Asian Stocks Close Higher, Pakistan Falls
Asian stocks ended mostly higher Monday in thin holiday trading, with most investors away to usher in the new year. But Pakistan's shares slid in its first reaction to the assassination of former prime minister Benazir Bhutto whose death last week plunged the country into one of its deepest crises.
The benchmark Karachi Stock Exchange 100-share index fell 4.7 percent, close to the market's limit of 5 percent.
In greater China, Hong Kong's Hang Seng Index ended 1.6 percent higher to end the year at 27,812.65, ringing up a 39 percent gain for 2007 to make the index Asia's fifth best-performing bourse this year, and representing its best annual rise since 1999.
Energy stocks led Monday's rise as oil bounced above $96 on geopolitical worries. China's top offshore oil and gas producer CNOOC jumped 3.1 percent and top Asia oil and gas producer PetroChina rose 1.9 percent at the close.
Top Asian oil refiner Sinopec gained 0.7 percent after it unveiled a plan to buy interests in three oil refineries and 63 petrol stations from its parent for a total of 3.66 billion yuan.
China EasternAirlines jumped 6.2 percent while Air China surged 7 percent after sources told Reuters on Friday that Air China's chairman had been appointed chief of China's civil aviation regulator.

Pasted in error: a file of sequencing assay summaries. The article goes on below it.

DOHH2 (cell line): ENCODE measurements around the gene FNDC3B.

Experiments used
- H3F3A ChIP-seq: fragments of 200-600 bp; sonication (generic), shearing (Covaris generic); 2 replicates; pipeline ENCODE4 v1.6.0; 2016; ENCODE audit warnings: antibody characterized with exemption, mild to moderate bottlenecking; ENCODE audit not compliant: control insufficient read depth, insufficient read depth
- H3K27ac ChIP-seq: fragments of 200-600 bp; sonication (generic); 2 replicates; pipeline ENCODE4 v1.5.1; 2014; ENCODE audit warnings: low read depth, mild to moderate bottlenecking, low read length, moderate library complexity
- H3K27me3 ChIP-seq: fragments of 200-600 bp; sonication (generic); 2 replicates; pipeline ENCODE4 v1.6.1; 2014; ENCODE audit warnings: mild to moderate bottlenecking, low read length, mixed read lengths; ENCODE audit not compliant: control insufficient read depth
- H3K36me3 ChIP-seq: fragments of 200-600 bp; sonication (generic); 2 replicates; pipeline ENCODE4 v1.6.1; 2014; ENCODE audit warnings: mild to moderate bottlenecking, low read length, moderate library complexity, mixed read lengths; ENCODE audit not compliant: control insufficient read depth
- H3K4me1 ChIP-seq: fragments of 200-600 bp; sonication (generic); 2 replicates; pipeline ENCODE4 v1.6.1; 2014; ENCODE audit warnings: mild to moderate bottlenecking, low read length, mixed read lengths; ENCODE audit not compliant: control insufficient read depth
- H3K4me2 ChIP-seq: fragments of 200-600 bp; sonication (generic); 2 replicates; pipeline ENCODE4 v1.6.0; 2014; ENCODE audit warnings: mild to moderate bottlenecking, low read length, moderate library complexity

The news comes ahead of a vote on Jan. 8 by China Eastern shareholders -- which include the parent of Air China -- on a deal by Singapore Airlines and Temasek Holdings to buy a 24 percent stake in China Eastern for about US$920 million.
Taiwan's TAIEX index extended its rally to finish 1.3 percent higher at 8,506.28, its highest since Dec. 11, after local media said four major government funds will invest NT$300
billion in the local stock market next year.
Investors also cheered news that opposition presidential candidate Ma Ying-jeou, who favours closer economic ties with China, was acquitted of corruption charges.
The Taiex has now gained a total of 8.7% in 2007.
Singapore's Straits Times Index gained 1.1 percent after a lower open while the Australian share market was unchanged on Monday in a shortened final trading session of 2007.
The benchmark S&P/ASX 200 index closed flat at 6,339.9. The Australian market racked up a gain of 11.8 percent for the year despite recent volatility -- its fifth consecutive year of gains.
All Japanese financial markets are closed from Monday through Thursday for New Year holidays.
The markets will reopen for a half day of trading on Friday.
South Korean financial markets are also closed on Monday and Tuesday, while trading of bonds will continue over the counter on Monday. The markets will resume trading on Wednesday, starting an hour later than usual.
-- Wires contributed to this story